Not long for this world: The timing of requests for a medically hastened death in the context of end of life care

By Lori Seller and Veronique Fraser

As ethicists working in university health centers, many of our consultations revolve around decision making at the end of life. We know from academic literature, as well as from experience, that end of life discussions tend to come late in the illness trajectory and that the quality of these discussions is not always optimal. Health care professionals as well as patients can be reluctant to talk about death and dying for a variety of reasons. Patients sometimes receive what appears to be disproportionately burdensome treatment with little benefit at the end of life which can compromise quality of life. Late discussions can also result in patients being ill-prepared to consider the full gamut of end of life care options; this potentially robs them of an opportunity to exert some control over their illness by making fully informed choices.

Medical aid in dying (MAiD) was introduced as an end-of-life care option in Quebec in 2015. MAiD consists of a physician administering medication to a person at the end of life upon their request with the goal of relieving their suffering by hastening their death. The introduction of MAiD raises ethical questions and considerations in the context of end of life care discussions. We were curious: how does MAiD fit into the broader context of end of life care? Do MAiD requests prompt discussions about end of life care and referral to palliative care? Or will patients who request MAiD do so only after prolonged discussions about their goals at the end of life and after all care options to relieve their suffering have been exhausted? Are patients who request MAiD still receiving life prolonging interventions at the time of their request? If so, what does it mean that a patient who is requesting a medically hastened death is still receiving life-prolonging treatment? While there has been considerable discussion about the ethics of MAiD, little is known about the answers to these questions.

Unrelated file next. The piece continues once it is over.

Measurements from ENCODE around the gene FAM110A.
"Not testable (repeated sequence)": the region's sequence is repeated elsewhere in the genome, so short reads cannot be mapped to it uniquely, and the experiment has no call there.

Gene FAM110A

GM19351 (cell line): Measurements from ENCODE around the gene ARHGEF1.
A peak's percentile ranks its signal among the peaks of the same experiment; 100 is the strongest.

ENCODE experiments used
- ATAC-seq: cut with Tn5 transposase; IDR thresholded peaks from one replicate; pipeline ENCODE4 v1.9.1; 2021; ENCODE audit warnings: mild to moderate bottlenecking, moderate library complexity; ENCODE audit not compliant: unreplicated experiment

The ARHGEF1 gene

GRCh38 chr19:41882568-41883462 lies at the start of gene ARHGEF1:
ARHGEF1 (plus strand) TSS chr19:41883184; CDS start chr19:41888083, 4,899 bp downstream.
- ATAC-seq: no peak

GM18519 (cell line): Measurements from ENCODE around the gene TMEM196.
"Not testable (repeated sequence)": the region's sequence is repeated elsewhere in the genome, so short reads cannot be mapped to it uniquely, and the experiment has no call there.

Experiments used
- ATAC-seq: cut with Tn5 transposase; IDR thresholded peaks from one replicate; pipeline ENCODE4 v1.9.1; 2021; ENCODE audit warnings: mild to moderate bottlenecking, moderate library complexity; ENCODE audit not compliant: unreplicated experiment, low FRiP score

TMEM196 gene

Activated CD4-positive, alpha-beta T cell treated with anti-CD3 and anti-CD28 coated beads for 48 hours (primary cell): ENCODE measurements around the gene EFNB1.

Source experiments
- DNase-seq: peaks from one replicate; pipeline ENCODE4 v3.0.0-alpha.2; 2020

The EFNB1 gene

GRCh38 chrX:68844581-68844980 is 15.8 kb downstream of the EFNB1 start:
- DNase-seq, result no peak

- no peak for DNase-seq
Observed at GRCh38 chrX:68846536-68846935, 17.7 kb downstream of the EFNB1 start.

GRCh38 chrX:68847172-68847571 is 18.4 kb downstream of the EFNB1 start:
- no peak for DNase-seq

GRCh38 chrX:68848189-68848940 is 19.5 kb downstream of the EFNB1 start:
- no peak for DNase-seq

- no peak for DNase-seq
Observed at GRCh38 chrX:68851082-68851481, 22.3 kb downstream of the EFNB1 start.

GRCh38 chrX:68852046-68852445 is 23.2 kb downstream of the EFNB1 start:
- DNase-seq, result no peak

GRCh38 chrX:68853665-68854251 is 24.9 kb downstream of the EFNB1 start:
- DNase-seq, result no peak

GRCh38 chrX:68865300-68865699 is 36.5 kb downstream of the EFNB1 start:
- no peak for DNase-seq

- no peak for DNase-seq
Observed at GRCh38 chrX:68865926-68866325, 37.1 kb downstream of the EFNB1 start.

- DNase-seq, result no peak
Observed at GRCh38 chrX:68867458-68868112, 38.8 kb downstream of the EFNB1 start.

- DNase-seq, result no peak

In our article, we examine how requests for MAiD fit into the broader context of end of life care. Our results suggest that many requests for MAiD occur late in the illness trajectory and do not appear to come after a documented evolution of goals of care towards a palliative approach. Rather, they may occur suddenly with little time spent with palliative care. We believe that how MAiD is approached in practice hinges on the critical question of whether MAiD is considered morally distinct from other end of life options. Some may feel that the legalization of MAiD has by default made MAiD an end of life care option like any other for which there are no particular ethical considerations.  Others believe that the long-standing moral distinction between allowing death to occur and “killing” still stands; if so, the issue of timing potentially raises new and significant moral questions.

The Canadian parliament has appointed  an expert panel to explore the possibility of broadening access to MAiD to include mature minors, incompetent adults who previously completed an advance directive and requests where mental illness is the sole underlying medical condition. However, before broadening access, we believe it would be helpful to establish how society and physicians currently approach MAiD in practice and reflect on the current moral status of MAiD in light of its recent legalization. If MAiD is still worthy of additional ethical considerations, we should consider on what grounds we defend this and how these considerations might inform  decisions about broadening access to new, and historically more vulnerable groups of patients, in a principled way.


Paper: Situating requests for medical aid in dying within the broader context of end of life care: ethical considerations

Authors: Lori Seller1,2, Marie-Ève Bouthillier3, Veronique Fraser1


Centre for Applied Ethics, McGill University Health Centre

Biomedical Ethics Unit, McGill University

Centre Intégré de Santé et de Services Sociaux de Laval

Competing interests: None declared.



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